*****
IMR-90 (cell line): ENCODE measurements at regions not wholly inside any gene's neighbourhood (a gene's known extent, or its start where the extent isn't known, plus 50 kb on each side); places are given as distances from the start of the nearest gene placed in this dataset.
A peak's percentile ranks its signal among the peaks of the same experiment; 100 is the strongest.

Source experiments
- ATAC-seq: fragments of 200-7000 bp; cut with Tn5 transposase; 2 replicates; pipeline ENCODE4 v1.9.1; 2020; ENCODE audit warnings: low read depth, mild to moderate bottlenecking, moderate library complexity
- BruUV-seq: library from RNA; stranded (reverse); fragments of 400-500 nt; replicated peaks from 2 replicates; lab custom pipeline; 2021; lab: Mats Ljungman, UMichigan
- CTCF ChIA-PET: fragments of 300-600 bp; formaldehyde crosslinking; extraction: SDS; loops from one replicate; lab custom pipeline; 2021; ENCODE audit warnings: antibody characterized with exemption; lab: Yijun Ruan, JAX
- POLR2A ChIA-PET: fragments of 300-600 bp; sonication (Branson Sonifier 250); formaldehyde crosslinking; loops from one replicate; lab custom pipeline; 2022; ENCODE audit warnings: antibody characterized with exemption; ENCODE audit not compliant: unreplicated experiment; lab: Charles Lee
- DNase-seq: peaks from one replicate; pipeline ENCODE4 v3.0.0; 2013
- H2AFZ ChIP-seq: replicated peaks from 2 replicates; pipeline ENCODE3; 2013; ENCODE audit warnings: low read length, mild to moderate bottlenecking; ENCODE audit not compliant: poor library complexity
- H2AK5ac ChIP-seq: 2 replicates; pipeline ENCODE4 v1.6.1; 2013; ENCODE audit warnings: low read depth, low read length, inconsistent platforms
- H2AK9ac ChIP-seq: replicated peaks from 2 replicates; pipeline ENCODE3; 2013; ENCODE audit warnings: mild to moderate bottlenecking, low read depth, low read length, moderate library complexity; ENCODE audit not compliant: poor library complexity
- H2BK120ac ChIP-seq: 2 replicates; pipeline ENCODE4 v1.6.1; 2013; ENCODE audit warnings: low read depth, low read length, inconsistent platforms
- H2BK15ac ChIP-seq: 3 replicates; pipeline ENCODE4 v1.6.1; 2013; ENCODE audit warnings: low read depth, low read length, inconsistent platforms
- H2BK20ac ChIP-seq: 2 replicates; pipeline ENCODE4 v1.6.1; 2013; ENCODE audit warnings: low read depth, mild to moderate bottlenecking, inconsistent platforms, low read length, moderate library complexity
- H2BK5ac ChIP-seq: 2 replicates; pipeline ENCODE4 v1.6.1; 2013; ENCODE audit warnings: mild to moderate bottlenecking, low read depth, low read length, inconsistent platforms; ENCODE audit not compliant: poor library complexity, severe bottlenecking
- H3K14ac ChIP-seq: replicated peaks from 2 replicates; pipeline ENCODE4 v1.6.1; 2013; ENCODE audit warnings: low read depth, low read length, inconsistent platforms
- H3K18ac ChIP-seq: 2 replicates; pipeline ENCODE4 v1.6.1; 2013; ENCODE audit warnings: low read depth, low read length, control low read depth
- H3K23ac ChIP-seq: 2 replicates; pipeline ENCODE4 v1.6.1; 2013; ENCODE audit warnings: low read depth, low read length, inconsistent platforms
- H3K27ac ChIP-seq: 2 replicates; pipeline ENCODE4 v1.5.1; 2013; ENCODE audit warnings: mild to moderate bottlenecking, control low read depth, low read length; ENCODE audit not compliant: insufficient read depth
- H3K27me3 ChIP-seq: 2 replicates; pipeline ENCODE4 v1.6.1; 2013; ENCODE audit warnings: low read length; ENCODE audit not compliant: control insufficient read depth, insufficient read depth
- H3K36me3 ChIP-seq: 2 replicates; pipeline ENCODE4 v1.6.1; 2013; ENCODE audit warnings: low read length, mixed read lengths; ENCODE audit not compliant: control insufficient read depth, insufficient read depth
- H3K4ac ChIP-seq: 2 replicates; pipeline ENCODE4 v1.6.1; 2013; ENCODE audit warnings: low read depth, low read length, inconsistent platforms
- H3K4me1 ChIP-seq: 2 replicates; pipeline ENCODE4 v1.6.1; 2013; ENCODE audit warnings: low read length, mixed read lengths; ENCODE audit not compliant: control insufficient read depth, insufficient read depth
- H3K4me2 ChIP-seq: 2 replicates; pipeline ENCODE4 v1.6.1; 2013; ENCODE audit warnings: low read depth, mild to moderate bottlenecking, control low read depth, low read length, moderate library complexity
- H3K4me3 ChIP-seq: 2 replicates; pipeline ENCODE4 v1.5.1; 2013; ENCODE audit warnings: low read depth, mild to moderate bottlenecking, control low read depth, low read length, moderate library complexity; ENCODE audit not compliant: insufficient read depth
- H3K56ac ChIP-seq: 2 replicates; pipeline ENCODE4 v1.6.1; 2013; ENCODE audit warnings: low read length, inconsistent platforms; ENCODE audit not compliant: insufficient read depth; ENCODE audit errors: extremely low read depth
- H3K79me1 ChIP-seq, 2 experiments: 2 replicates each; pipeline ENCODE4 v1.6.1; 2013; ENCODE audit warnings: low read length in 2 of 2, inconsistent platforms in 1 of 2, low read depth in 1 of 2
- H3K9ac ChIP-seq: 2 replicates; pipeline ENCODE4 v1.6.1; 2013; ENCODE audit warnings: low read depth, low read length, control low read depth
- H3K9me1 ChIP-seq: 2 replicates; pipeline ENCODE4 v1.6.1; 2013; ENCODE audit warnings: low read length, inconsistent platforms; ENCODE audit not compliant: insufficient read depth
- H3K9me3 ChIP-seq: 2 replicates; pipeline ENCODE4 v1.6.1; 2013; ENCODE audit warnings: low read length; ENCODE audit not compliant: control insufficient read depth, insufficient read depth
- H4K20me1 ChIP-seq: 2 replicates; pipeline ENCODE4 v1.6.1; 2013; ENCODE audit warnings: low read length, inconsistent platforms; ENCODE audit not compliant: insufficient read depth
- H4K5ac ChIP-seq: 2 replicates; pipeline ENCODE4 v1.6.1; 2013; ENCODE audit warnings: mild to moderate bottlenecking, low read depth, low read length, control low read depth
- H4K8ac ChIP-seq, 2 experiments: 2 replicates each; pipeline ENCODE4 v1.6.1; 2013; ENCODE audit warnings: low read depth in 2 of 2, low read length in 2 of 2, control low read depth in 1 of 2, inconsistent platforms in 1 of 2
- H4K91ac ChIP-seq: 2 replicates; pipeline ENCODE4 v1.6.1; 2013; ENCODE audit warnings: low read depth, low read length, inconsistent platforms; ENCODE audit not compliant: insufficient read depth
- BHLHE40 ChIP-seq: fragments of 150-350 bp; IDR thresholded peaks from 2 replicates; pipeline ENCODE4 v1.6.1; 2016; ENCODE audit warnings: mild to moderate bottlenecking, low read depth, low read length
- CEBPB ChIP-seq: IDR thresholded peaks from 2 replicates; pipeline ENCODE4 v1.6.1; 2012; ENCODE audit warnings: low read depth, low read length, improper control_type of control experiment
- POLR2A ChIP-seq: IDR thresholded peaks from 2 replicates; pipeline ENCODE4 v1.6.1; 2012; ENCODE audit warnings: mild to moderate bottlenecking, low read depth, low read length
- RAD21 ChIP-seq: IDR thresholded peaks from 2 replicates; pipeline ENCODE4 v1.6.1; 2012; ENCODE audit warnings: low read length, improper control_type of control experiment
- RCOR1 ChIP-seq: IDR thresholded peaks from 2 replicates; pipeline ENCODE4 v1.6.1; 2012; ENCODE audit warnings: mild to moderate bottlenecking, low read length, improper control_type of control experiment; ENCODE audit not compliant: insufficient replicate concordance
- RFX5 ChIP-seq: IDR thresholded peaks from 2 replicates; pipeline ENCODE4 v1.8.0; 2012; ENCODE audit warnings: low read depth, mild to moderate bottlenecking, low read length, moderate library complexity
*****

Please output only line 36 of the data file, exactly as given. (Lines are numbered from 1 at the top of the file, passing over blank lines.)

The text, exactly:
- CEBPB ChIP-seq: IDR thresholded peaks from 2 replicates; pipeline ENCODE4 v1.6.1; 2012; ENCODE audit warnings: low read depth, low read length, improper control_type of control experiment